The Commonplace Second Amendment

New York University Law Review, Vol. 72, No. 3 (1998)

Posted: 17 Dec 1997

See all articles by Eugene Volokh

Eugene Volokh

University of California, Los Angeles (UCLA) - School of Law


The Second Amendment, many argue, has a unique structure: A purpose or justification clause followed by an operative clause. But if one looks at contemporaneous state constitutions, the Amendment proves to be quite commonplace -- many constitutional rights are structured exactly the same way, e.g.,

"The liberty of the press being essential to the security of freedom in a state, any person may publish sentiments on any subject, being responsible for the abuse of that liberty . . . ." (Rhode Island Constitution)

This short (18-page) article asks what these analogous state provisions tell us about interpreting the Second Amendment in a way that takes both its clauses seriously. Part of the answer, the article suggests, is that constitutional rights will often (and for good reason) be written in ways that are to some extent overinclusive and to some extent underinclusive with respect to their stated purposes.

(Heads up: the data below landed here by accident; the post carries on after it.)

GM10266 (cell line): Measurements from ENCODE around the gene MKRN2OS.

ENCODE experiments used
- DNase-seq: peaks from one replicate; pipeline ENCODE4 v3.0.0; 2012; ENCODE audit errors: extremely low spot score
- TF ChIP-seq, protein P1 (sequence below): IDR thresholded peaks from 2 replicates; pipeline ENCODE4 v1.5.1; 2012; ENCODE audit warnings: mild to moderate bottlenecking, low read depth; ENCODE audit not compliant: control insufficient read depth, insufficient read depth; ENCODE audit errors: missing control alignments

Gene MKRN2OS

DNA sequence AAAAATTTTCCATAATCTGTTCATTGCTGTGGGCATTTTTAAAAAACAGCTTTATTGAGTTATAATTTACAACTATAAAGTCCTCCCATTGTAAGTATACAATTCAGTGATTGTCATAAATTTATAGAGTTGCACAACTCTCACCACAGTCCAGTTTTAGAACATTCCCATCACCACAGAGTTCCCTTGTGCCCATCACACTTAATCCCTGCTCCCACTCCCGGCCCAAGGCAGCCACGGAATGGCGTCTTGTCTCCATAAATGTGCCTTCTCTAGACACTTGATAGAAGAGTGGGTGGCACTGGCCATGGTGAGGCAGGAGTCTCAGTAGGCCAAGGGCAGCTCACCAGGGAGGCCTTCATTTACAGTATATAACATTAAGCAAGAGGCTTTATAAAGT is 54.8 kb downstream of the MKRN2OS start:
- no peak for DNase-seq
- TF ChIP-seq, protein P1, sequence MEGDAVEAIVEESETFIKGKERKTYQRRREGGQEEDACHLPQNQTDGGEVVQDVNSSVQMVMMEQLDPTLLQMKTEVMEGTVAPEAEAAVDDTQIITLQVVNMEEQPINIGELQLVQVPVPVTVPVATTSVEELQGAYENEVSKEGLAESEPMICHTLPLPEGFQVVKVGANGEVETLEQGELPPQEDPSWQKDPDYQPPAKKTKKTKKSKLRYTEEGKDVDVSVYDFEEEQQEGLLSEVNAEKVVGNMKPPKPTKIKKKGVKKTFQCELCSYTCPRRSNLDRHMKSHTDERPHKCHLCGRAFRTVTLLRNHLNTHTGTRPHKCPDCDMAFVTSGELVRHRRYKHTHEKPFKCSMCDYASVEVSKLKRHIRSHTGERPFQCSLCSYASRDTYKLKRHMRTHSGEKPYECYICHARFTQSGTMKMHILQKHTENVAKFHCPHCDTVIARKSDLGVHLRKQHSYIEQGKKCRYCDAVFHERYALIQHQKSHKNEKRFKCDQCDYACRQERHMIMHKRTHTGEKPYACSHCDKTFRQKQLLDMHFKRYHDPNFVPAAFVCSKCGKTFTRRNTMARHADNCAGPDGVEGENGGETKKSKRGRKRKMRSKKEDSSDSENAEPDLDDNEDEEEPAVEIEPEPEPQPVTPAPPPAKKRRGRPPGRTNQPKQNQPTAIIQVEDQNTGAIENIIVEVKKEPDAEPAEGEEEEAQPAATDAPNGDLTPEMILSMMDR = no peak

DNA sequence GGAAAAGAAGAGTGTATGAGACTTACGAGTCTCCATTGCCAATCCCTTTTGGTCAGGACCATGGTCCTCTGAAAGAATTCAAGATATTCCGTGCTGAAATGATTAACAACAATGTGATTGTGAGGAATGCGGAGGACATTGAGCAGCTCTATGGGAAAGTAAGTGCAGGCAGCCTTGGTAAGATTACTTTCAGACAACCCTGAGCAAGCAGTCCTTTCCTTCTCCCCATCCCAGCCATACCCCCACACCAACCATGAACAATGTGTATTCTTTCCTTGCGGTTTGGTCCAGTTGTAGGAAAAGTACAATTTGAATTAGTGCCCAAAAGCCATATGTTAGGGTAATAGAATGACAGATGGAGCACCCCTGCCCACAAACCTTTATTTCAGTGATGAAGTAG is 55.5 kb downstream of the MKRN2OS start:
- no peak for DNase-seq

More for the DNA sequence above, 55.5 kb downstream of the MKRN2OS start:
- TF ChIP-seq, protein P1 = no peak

Suggested Citation

Volokh, Eugene, The Commonplace Second Amendment. New York University Law Review, Vol. 72, No. 3 (1998). Available at SSRN:

Eugene Volokh (Contact Author)

University of California, Los Angeles (UCLA) - School of Law ( email )

385 Charles E. Young Dr. East
Room 1242
Los Angeles, CA 90095-1476
United States
310-206-3926 (Phone)
310-206-6489 (Fax)

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